Leucine partially protects muscle mass and function during bed rest in middle-aged adults

Kirk L. English, Joni A. Mettler, Jennifer B. Ellison, Madonna M. Mamerow, Emily Arentson-Lantz, James M. Pattarini, Robert Ploutz-Snyder, Melinda Sheffield-Moore, Douglas Paddon-Jones

Research output: Contribution to journalArticlepeer-review

76 Scopus citations


Background: Physical inactivity triggers a rapid loss of muscle mass and function in older adults. Middle-aged adults show few phenotypic signs of aging yet may be more susceptible to inactivity than younger adults. Objective: The aim was to determine whether leucine, a stimulator of translation initiation and skeletal muscle protein synthesis (MPS), can protect skeletal muscle health during bed rest. Design: We used a randomized, double-blind, placebo-controlled trial to assess changes in skeletal MPS, cellular signaling, body composition, and skeletal muscle function in middle-aged adults (n = 19; age ± SEM: 52 ± 1 y) in response to leucine supplementation (LEU group: 0.06 g kg-1 meal-1) or an alanine control (CON group) during 14 d of bed rest. Results: Bed rest decreased postabsorptive MPS by 30% ± 9% (CON group) and by 10% ± 10% (LEU group) (main effect for time, P < 0.05), but no differences between groups with respect to pre-post changes (group time interactions) were detected for MPS or cell signaling. Leucine protected knee extensor peak torque (CON compared with LEU group: -15% ± 2% and -7% ± 3%; group time interaction, P < 0.05) and endurance (CON compared with LEU: -14% ± 3% and -2% ± 4%; group time interaction, P < 0.05), prevented an increase in body fat percentage (group 3 time interaction, P < 0.05), and reduced whole-body lean mass loss after 7 d (CON compared with LEU: -1.5 ± 0.3 and -0.8 ± 0.3 kg; group time interaction, P < 0.05) but not 14 d (CON compared with LEU: -1.5 ± 0.3 and -1.0 ± 0.3 kg) of bed rest. Leucine also maintained muscle quality (peak torque/kg leg lean mass) after 14 d of bed-rest inactivity (CON compared with LEU: 29% ± 2% and +1% ± 3%; group time interaction, P < 0.05). Conclusions: Bed rest has a profoundly negative effect on muscle metabolism, mass, and function in middle-aged adults. Leucine supplementation may partially protect muscle health during relatively brief periods of physical inactivity.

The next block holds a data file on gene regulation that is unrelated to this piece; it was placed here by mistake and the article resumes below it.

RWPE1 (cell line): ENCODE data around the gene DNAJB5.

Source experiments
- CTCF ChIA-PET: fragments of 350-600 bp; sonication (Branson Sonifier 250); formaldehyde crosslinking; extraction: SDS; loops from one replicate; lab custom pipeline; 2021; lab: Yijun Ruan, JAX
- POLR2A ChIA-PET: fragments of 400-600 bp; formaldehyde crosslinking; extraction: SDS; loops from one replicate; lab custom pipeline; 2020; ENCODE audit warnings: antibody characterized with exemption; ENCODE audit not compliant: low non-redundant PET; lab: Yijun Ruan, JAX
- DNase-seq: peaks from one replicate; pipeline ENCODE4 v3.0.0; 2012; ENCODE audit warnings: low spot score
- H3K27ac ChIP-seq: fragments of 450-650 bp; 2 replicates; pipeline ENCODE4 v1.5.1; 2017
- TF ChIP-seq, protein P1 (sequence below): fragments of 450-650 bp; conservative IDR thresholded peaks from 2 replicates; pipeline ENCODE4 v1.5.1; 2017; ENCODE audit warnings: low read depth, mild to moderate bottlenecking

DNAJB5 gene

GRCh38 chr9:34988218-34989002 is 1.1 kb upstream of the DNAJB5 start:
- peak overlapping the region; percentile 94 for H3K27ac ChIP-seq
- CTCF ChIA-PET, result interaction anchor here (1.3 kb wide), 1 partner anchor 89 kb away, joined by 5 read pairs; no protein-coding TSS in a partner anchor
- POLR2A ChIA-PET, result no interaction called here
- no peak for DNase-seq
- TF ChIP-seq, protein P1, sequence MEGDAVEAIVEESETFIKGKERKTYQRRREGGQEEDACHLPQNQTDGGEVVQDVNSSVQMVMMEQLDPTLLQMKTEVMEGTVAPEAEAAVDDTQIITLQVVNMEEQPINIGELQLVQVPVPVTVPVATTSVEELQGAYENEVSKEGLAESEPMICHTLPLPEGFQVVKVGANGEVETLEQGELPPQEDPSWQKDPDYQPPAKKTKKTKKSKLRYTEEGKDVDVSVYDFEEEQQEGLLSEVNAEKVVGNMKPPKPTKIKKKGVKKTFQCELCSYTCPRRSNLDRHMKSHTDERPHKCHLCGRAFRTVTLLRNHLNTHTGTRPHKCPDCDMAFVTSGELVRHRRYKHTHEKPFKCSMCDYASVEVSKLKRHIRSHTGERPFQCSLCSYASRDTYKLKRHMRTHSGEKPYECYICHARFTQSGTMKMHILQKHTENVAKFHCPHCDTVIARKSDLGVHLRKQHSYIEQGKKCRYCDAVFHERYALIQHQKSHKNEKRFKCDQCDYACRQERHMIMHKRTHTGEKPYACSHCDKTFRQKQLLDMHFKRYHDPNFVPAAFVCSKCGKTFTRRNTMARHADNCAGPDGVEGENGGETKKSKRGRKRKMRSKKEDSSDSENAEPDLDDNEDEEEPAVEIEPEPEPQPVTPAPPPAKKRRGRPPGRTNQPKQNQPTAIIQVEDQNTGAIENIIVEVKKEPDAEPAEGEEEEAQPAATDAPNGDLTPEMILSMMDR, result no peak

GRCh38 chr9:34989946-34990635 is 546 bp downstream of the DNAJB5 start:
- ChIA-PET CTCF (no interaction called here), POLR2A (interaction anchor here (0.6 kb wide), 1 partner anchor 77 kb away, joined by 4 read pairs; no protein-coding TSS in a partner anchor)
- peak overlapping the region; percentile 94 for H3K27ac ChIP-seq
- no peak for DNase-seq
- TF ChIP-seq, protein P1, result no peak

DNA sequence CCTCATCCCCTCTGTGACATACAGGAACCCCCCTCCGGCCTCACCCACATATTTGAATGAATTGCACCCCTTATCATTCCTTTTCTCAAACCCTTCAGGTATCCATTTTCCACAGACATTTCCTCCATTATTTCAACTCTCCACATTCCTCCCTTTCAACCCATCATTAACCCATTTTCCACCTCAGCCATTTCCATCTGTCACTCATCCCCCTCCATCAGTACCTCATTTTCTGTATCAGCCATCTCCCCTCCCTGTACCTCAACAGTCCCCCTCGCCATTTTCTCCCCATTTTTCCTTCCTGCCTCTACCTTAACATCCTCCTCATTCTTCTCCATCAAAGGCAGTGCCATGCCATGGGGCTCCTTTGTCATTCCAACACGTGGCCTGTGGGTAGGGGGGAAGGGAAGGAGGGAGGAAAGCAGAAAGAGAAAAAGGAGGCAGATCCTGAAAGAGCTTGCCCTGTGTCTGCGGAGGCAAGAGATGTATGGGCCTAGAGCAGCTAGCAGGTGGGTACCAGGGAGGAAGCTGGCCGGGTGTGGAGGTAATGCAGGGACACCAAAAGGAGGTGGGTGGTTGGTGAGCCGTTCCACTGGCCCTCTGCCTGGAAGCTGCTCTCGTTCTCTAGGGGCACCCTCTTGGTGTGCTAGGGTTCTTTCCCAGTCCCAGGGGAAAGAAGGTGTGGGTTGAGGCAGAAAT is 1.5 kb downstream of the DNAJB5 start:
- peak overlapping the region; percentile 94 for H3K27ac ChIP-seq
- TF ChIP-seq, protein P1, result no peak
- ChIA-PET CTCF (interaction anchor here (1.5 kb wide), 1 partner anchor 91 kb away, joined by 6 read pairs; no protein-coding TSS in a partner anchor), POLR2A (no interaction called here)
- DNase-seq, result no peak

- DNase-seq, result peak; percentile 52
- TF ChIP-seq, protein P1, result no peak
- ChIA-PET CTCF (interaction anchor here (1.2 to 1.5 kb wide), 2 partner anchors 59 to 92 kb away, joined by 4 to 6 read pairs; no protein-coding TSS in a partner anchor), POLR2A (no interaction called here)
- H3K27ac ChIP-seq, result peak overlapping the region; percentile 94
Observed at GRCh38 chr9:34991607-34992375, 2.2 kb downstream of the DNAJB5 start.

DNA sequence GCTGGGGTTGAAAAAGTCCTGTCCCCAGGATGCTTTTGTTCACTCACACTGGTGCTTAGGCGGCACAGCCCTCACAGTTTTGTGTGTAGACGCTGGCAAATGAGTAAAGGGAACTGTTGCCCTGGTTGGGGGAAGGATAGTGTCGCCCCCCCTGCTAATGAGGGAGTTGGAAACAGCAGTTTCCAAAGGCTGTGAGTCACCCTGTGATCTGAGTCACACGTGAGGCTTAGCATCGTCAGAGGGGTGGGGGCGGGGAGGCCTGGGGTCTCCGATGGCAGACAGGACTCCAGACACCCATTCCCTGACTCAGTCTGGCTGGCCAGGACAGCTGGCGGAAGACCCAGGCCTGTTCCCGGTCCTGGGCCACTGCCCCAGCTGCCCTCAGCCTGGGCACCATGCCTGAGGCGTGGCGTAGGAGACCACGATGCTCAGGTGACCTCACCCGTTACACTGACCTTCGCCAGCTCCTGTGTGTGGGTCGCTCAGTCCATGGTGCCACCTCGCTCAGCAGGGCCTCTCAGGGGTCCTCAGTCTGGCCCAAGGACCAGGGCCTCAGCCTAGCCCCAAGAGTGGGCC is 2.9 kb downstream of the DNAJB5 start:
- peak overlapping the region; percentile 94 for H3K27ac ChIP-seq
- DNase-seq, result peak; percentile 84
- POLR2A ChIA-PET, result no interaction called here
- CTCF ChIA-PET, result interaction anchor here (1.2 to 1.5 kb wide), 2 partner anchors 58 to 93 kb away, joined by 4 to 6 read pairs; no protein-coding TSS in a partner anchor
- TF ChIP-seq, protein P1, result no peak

Original languageEnglish (US)
Pages (from-to)465-473
Number of pages9
JournalAmerican Journal of Clinical Nutrition
Issue number2
StatePublished - Feb 1 2016


  • Atrophy
  • Dietary supplementation
  • Nutrition
  • Physical inactivity
  • Skeletal muscle protein synthesis

ASJC Scopus subject areas

  • Medicine (miscellaneous)
  • Nutrition and Dietetics


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